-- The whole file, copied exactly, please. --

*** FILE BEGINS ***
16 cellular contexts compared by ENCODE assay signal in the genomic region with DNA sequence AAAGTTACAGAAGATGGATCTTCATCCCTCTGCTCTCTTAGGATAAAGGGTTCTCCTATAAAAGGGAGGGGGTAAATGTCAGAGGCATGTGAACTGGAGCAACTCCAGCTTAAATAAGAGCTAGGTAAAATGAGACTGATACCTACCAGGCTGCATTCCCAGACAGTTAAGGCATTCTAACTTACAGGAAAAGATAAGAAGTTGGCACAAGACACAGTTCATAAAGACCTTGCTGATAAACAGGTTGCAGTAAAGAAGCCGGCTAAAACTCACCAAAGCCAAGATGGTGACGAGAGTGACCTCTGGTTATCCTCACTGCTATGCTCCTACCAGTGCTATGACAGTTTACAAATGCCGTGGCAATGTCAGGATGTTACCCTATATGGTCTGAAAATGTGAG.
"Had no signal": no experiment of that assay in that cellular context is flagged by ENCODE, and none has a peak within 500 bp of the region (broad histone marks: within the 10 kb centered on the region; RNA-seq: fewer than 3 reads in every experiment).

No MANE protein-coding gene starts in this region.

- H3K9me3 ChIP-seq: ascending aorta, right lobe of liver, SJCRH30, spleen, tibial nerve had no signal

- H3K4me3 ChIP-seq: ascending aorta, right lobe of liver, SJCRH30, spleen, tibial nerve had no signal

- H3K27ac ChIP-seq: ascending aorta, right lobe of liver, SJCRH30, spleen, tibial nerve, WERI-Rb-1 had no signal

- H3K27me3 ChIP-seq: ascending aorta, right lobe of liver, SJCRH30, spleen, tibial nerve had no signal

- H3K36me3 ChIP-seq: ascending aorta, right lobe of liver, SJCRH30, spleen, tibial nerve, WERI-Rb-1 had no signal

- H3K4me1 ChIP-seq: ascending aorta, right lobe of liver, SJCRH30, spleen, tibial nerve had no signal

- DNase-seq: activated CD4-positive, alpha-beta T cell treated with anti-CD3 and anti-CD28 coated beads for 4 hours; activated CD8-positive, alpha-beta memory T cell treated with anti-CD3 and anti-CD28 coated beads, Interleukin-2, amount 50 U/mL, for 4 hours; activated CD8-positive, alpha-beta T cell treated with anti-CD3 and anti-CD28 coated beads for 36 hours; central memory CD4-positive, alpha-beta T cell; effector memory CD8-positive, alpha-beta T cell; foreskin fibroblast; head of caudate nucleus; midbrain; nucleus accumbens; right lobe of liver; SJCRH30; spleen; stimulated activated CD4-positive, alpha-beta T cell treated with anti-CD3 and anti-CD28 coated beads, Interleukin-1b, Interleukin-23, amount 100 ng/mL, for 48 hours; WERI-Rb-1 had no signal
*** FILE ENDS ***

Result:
16 cellular contexts compared by ENCODE assay signal in the genomic region with DNA sequence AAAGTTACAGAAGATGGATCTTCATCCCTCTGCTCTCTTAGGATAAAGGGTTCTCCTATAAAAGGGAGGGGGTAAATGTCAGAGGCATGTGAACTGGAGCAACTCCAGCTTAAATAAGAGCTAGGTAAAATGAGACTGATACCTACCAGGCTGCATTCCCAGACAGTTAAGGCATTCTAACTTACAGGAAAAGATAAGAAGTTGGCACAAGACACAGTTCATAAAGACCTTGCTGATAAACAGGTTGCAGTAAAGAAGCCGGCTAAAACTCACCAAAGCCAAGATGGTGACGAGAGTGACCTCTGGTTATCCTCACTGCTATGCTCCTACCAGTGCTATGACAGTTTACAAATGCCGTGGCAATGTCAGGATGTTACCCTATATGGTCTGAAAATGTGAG.
"Had no signal": no experiment of that assay in that cellular context is flagged by ENCODE, and none has a peak within 500 bp of the region (broad histone marks: within the 10 kb centered on the region; RNA-seq: fewer than 3 reads in every experiment).

No MANE protein-coding gene starts in this region.

- H3K9me3 ChIP-seq: ascending aorta, right lobe of liver, SJCRH30, spleen, tibial nerve had no signal

- H3K4me3 ChIP-seq: ascending aorta, right lobe of liver, SJCRH30, spleen, tibial nerve had no signal

- H3K27ac ChIP-seq: ascending aorta, right lobe of liver, SJCRH30, spleen, tibial nerve, WERI-Rb-1 had no signal

- H3K27me3 ChIP-seq: ascending aorta, right lobe of liver, SJCRH30, spleen, tibial nerve had no signal

- H3K36me3 ChIP-seq: ascending aorta, right lobe of liver, SJCRH30, spleen, tibial nerve, WERI-Rb-1 had no signal

- H3K4me1 ChIP-seq: ascending aorta, right lobe of liver, SJCRH30, spleen, tibial nerve had no signal

- DNase-seq: activated CD4-positive, alpha-beta T cell treated with anti-CD3 and anti-CD28 coated beads for 4 hours; activated CD8-positive, alpha-beta memory T cell treated with anti-CD3 and anti-CD28 coated beads, Interleukin-2, amount 50 U/mL, for 4 hours; activated CD8-positive, alpha-beta T cell treated with anti-CD3 and anti-CD28 coated beads for 36 hours; central memory CD4-positive, alpha-beta T cell; effector memory CD8-positive, alpha-beta T cell; foreskin fibroblast; head of caudate nucleus; midbrain; nucleus accumbens; right lobe of liver; SJCRH30; spleen; stimulated activated CD4-positive, alpha-beta T cell treated with anti-CD3 and anti-CD28 coated beads, Interleukin-1b, Interleukin-23, amount 100 ng/mL, for 48 hours; WERI-Rb-1 had no signal